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WHY CONCEPTS MATTER, WHAT CONCEPTUAL ANALYSIS IS FOR, AND THE CASE OF KNOWLEDGE IN EDUCATION

Jane Gatley Orcid Logo

British Journal of Educational Studies, Volume: 71, Issue: 5, Pages: 549 - 565

Swansea University Author: Jane Gatley Orcid Logo

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Abstract

The concept of ‘knowledge’ is central to education, particularly when it comes to the school curriculum. This paper makes the case for engaging in conceptual analysis, and in particularly conceptual engineering, in educational studies. Conceptual engineering emphasises analysing concepts with their...

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Published in: British Journal of Educational Studies
ISSN: 0007-1005 1467-8527
Published: Informa UK Limited 2023
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URI: https://cronfa.swan.ac.uk/Record/cronfa64034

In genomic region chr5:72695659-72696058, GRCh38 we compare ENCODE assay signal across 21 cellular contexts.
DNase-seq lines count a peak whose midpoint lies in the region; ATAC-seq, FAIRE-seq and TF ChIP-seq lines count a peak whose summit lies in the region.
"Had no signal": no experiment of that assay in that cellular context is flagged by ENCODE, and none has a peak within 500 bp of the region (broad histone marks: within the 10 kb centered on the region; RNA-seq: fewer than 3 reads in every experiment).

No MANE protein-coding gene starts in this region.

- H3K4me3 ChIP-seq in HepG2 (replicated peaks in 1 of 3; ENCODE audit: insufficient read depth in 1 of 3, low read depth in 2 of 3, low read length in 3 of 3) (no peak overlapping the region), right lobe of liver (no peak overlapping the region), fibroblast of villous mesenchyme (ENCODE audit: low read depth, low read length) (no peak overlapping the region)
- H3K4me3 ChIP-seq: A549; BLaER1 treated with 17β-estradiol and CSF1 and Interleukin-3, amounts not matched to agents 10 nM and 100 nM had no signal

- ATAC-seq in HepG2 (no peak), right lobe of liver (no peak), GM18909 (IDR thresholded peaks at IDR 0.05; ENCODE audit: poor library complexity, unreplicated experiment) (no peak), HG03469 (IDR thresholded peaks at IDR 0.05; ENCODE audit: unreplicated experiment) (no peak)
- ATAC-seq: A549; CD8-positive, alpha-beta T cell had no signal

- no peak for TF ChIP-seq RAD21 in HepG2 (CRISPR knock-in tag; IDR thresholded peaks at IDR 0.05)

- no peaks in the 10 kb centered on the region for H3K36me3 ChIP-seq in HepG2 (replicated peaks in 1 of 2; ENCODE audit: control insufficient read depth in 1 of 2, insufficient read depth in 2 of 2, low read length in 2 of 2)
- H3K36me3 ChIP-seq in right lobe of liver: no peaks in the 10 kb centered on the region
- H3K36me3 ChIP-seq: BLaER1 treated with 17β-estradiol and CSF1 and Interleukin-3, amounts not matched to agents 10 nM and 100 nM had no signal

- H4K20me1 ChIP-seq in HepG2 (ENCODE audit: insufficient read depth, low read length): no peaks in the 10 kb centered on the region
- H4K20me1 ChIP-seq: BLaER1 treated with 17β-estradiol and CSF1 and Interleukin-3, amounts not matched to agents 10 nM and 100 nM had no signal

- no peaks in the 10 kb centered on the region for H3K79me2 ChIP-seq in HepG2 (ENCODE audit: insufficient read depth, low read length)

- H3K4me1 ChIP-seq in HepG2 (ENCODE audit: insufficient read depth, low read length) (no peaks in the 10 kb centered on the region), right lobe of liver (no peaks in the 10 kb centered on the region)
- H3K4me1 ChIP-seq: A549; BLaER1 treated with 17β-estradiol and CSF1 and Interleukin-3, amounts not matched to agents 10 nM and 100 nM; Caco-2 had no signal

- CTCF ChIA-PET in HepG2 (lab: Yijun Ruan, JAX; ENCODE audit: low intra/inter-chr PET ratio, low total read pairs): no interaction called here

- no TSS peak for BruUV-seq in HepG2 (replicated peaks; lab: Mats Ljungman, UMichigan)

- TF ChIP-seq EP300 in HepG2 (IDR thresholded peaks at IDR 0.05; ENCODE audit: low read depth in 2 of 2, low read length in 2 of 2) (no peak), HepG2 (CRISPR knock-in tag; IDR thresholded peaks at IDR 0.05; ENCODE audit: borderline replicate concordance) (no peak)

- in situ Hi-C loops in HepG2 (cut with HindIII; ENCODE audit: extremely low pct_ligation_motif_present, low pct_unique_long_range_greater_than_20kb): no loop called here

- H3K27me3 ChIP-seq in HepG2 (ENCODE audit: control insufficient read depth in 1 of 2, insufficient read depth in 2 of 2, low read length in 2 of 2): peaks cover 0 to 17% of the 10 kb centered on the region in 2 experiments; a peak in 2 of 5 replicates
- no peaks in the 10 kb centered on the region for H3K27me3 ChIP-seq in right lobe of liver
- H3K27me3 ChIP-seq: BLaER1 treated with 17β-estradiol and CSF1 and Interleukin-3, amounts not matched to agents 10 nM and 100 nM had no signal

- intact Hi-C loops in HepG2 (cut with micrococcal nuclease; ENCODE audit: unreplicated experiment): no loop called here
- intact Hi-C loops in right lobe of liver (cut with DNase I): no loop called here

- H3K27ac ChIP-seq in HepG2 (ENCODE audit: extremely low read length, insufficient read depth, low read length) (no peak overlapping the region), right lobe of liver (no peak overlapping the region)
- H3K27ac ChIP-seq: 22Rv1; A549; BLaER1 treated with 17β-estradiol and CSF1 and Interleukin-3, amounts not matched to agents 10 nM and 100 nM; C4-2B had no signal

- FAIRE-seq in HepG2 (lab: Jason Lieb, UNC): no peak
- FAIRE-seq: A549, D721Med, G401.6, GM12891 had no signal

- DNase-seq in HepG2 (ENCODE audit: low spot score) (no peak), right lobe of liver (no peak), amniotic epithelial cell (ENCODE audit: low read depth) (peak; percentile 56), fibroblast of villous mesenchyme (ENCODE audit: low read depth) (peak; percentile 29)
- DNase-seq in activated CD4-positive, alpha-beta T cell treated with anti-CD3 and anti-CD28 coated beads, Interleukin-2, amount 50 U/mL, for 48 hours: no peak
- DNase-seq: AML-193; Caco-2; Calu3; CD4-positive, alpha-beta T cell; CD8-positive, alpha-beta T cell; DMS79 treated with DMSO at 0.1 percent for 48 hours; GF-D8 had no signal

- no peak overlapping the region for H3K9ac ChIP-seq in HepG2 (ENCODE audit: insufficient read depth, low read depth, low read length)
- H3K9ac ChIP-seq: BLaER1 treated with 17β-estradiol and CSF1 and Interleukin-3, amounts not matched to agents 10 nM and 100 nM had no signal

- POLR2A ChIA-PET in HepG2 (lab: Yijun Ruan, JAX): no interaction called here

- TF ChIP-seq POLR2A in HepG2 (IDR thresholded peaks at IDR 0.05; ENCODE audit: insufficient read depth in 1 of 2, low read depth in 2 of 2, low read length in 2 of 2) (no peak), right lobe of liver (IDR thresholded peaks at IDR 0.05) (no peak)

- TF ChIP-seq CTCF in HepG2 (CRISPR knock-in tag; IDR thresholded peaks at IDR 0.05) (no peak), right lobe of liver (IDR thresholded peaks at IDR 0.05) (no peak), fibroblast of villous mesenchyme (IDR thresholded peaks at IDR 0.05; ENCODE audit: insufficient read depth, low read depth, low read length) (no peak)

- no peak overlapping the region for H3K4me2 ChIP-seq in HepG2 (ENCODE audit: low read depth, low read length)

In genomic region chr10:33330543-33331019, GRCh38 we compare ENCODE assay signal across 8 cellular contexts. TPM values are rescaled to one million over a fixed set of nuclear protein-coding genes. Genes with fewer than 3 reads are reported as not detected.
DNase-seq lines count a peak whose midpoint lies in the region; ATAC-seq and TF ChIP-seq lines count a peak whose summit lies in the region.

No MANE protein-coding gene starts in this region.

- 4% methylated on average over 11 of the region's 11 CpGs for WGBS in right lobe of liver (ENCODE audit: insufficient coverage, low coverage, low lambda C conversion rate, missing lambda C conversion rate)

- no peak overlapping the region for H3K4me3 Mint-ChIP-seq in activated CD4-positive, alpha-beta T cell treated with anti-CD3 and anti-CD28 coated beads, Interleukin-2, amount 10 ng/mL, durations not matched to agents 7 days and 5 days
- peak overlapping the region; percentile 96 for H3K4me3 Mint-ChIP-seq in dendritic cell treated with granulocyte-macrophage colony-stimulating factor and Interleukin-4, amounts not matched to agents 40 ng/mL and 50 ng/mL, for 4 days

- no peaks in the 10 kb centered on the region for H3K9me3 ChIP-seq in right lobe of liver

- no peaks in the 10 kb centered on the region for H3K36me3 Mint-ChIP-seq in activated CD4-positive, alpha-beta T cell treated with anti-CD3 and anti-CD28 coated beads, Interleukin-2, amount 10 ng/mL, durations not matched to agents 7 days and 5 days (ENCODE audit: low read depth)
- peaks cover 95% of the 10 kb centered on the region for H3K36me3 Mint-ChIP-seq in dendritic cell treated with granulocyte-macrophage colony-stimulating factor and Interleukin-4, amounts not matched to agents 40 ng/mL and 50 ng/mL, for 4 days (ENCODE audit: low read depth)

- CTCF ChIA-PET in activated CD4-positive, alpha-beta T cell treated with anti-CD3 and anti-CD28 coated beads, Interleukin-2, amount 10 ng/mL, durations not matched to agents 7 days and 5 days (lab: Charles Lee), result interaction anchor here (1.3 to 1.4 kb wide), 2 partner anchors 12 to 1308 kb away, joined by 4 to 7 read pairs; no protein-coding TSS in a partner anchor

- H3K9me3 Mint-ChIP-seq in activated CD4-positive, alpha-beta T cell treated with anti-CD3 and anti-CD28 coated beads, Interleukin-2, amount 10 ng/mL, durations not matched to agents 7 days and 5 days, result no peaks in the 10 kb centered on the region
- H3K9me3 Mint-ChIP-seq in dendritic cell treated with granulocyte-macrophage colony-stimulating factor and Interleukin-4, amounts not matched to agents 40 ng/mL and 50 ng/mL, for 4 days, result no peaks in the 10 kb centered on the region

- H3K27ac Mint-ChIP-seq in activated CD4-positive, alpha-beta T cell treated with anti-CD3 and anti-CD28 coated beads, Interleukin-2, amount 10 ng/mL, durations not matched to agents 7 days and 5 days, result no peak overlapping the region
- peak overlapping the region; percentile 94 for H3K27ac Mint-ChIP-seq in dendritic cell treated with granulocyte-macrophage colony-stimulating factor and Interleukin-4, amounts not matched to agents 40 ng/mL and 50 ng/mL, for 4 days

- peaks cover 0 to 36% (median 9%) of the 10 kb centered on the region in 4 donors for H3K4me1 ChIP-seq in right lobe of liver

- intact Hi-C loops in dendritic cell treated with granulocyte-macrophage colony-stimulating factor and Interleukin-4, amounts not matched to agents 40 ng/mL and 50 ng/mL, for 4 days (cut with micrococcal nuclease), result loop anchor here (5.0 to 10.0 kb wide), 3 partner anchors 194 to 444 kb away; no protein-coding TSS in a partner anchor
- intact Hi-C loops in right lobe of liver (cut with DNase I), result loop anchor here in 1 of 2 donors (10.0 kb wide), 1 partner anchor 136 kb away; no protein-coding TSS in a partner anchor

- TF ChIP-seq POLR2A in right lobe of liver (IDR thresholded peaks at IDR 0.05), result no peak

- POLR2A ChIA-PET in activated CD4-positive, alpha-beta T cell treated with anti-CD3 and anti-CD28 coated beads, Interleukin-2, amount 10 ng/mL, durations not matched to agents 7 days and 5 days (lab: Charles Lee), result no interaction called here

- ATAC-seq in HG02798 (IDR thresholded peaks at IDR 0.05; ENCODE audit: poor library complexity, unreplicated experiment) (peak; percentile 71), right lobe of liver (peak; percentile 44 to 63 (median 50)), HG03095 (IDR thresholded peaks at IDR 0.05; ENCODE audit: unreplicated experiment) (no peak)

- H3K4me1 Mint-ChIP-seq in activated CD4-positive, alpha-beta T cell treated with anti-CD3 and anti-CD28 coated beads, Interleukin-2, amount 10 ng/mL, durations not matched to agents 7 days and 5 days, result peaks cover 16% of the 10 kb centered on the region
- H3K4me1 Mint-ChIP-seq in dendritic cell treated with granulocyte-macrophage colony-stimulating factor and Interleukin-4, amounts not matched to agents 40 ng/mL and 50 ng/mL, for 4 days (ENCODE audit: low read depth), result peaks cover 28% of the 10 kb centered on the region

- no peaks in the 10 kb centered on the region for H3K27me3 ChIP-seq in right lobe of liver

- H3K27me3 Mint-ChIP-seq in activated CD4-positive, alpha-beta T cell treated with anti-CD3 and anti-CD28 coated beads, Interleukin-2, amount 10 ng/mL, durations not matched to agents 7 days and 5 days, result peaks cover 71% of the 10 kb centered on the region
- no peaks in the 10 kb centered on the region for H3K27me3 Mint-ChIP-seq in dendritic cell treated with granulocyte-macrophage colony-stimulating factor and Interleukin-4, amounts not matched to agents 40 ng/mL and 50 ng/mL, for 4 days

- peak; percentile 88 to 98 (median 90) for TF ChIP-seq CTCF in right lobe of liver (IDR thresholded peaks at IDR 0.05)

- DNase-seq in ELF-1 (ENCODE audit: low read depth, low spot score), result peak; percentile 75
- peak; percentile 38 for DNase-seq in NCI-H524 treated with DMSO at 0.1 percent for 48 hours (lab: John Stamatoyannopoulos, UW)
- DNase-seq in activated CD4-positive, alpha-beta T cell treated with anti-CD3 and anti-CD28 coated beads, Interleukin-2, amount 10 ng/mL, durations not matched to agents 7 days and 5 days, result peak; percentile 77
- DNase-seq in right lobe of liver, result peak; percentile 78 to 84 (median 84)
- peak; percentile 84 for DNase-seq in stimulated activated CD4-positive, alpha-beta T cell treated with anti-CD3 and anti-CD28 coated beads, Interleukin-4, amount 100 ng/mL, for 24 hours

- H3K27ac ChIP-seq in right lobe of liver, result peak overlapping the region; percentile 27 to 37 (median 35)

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spelling v2 64034 2023-08-04 WHY CONCEPTS MATTER, WHAT CONCEPTUAL ANALYSIS IS FOR, AND THE CASE OF KNOWLEDGE IN EDUCATION c4e96c9e3ef14ef3fc4f926397d9ff48 0000-0001-7225-1835 Jane Gatley Jane Gatley true false 2023-08-04 EDUC The concept of ‘knowledge’ is central to education, particularly when it comes to the school curriculum. This paper makes the case for engaging in conceptual analysis, and in particularly conceptual engineering, in educational studies. Conceptual engineering emphasises analysing concepts with their purposes in mind. To illustrate the importance of this sort of conceptual analysis in education, I track the educational impact of three concepts of knowledge: (1) the traditional philosophical concept of knowledge as justified, true belief; (2) Michael Young’s concept of ‘knowledge of the powerful’; and (3) Young’s concept of ‘powerful knowledge’. I argue that knowledge as justified, true belief is too abstracted from educational purposes to provide much guidance for curriculum planning. Young’s ‘knowledge of the powerful’ prioritises the social role that knowledge can play over its value to individual students. Finally, ‘powerful knowledge’ is too unclear to provide appropriate guidance to policy makers and practitioners. By examining the interactions between these concepts of knowledge and historical policy and practice in education, I conclude that the focus of conceptual engineering on clarity about the purposes of education is central to good conceptual analysis. Journal Article British Journal of Educational Studies 71 5 549 565 Informa UK Limited 0007-1005 1467-8527 Powerful knowledge, curriculum, philosophy of education, conceptual engineering, conceptual analysis 3 9 2023 2023-09-03 10.1080/00071005.2023.2234453 http://dx.doi.org/10.1080/00071005.2023.2234453 COLLEGE NANME Education COLLEGE CODE EDUC Swansea University SU Library paid the OA fee (TA Institutional Deal) Swansea University. Society of Educational Studies. 2023-11-01T14:25:03.0771357 2023-08-04T10:19:50.6321826 Faculty of Humanities and Social Sciences School of Social Sciences - Education and Childhood Studies Jane Gatley 0000-0001-7225-1835 1 64034__28242__dbf64c85a8d94c5ca79011da5c71c6ad.pdf 64034.VOR.pdf 2023-08-04T10:22:59.6227683 Output 578156 application/pdf Version of Record true © 2023 The Author(s). Published by Informa UK Limited, trading as Taylor & Francis Group. Distributed under the terms of a Creative Commons Attribution-NonCommercial-NoDerivatives 4.0 International License (CC BY-NC-ND 4.0). true eng https://creativecommons.org/licenses/by-nc-nd/4.0/